C. Mollén was with the Department of Electrical Engineering (ISY), Linköping University, 581 83 Linköping, Sweden, when this work was done (e-mail: chris.mollen@gmail.com).

    schemes are used to suppress it [8]. Pilot contamination causes the gain of having more antennas to decrease and the SE of linear decoding methods, such as maximum-ratio combining (MRC) or zero-forcing, to saturate as the number of antennas grows.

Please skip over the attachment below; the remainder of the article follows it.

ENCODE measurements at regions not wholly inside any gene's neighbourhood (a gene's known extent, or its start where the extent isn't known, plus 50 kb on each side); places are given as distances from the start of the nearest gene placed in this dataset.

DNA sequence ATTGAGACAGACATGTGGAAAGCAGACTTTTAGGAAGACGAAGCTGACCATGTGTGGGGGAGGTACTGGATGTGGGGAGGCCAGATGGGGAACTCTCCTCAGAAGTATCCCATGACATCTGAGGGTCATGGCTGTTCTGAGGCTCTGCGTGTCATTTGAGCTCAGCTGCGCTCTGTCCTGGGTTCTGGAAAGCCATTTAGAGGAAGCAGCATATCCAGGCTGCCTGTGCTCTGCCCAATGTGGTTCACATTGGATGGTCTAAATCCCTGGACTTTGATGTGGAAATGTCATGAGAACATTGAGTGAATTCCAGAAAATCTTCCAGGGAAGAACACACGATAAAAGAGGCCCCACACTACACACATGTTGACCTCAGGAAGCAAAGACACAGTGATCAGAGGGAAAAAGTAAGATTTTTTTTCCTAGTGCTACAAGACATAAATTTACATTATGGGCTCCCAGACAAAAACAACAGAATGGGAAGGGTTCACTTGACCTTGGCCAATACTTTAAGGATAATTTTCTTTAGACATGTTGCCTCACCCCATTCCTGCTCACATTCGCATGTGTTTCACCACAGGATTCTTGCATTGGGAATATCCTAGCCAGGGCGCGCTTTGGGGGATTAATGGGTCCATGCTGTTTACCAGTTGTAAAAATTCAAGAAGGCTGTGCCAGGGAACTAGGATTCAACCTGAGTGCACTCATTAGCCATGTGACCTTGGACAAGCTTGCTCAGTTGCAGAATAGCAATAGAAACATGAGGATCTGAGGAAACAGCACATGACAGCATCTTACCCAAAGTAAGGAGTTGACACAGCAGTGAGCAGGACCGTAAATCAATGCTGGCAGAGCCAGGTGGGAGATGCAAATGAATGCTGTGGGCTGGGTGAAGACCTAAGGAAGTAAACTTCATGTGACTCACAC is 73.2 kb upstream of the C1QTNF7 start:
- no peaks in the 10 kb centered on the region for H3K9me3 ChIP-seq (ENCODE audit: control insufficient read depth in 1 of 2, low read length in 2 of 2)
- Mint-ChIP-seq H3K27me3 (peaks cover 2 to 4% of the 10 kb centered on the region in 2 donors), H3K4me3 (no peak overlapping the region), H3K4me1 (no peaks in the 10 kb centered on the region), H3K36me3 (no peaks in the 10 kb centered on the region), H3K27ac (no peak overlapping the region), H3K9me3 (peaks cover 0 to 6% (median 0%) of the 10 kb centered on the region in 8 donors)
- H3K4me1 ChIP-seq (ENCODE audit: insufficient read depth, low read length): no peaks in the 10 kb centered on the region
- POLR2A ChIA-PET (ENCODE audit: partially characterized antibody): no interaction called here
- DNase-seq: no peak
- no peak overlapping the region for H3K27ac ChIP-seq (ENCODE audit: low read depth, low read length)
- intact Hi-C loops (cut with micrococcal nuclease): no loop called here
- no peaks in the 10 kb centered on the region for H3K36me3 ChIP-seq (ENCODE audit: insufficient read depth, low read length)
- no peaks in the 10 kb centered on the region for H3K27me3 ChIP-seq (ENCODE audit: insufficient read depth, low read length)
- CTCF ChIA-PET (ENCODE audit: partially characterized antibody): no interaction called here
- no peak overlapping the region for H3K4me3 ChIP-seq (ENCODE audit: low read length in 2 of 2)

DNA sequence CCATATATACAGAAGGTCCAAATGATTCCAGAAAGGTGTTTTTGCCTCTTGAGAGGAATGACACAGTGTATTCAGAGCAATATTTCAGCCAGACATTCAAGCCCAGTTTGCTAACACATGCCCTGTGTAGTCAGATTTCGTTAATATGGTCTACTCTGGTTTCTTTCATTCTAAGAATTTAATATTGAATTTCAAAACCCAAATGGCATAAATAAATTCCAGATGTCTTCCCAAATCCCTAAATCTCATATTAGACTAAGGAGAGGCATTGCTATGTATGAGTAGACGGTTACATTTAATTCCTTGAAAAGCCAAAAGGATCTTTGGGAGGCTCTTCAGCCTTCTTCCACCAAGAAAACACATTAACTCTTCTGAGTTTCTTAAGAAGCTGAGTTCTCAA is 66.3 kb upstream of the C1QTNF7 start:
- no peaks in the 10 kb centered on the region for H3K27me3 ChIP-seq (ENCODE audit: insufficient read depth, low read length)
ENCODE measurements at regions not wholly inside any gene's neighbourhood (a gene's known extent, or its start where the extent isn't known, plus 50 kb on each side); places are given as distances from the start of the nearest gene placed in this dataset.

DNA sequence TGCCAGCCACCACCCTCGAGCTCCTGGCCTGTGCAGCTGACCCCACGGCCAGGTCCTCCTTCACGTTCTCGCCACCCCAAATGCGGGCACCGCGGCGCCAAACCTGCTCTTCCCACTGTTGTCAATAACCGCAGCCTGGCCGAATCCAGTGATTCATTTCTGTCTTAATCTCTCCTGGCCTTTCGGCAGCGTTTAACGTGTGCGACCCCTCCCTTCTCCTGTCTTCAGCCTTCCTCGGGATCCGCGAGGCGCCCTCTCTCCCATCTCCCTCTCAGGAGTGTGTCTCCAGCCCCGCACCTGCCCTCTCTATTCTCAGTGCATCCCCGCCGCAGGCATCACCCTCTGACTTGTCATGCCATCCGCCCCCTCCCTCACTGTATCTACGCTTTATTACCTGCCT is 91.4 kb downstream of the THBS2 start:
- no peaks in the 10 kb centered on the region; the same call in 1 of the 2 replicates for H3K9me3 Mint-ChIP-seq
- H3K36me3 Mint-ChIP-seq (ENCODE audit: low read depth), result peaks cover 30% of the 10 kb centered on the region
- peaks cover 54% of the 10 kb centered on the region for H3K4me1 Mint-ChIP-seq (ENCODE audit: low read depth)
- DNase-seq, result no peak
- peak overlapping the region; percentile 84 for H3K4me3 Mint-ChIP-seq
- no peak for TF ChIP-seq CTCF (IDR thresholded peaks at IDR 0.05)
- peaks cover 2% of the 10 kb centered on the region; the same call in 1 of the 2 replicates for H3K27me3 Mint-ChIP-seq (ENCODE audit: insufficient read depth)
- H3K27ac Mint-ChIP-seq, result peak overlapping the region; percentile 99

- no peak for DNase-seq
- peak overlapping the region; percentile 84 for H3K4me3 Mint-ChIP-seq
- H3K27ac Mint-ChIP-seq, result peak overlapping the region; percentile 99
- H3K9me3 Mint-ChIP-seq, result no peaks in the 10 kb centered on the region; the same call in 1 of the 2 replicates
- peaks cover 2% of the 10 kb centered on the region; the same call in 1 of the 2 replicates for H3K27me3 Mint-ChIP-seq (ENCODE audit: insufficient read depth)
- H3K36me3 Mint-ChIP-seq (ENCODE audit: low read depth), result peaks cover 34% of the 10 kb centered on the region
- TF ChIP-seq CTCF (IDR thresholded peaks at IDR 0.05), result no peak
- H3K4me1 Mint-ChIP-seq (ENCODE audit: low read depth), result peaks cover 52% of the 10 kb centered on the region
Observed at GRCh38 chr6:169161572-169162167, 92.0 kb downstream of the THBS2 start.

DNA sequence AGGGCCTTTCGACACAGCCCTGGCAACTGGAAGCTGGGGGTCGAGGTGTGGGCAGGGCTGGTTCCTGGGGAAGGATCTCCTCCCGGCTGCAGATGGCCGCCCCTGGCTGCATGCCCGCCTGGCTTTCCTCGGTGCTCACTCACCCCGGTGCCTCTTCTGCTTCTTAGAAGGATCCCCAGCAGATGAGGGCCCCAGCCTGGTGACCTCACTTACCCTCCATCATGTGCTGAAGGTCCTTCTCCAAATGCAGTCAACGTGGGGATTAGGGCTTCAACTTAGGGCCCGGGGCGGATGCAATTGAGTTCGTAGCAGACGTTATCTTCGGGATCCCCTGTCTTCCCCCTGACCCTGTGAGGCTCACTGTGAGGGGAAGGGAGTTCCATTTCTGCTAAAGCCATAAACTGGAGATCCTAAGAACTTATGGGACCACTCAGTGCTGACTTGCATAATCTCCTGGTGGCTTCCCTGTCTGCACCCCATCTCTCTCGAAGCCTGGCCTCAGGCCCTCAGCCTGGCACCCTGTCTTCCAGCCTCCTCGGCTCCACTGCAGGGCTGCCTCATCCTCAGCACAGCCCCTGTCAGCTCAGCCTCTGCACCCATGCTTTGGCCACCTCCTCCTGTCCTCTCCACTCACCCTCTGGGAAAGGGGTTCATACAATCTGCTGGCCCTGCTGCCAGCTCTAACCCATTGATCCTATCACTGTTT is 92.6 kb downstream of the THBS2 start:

Much work has been done to mitigate the effects of pilot contamination. The first and intuitive approach to mitigate pilot contamination is to increase the length of the pilots. In practical networks, however, it is not possible to make all pilots orthogonal due to the limited channel coherence block [9]. Hence, there is a trade-off between having longer pilots and low pilot overhead. Another method to mitigate pilot contamination is to assign the pilots in a way that reduces the contamination [10], since only a few users from other cells cause substantial contamination. The pilot assignment is a combinatorial problem and heuristic algorithms with low computational complexity can be developed to mitigate the pilot contamination. In [11], a greedy pilot assignment method is developed that exploits the statistical channel information and mutual interference between users. Pilot assignment approaches still suffer from asymptotic SE saturation since we only change one contaminating user for a less contaminating user. A third method is to utilize the spatial correlation to mitigate the coherent interference using multi-cell minimum-mean-square error (M-MMSE) decoding [8], but this method has high computational complexity.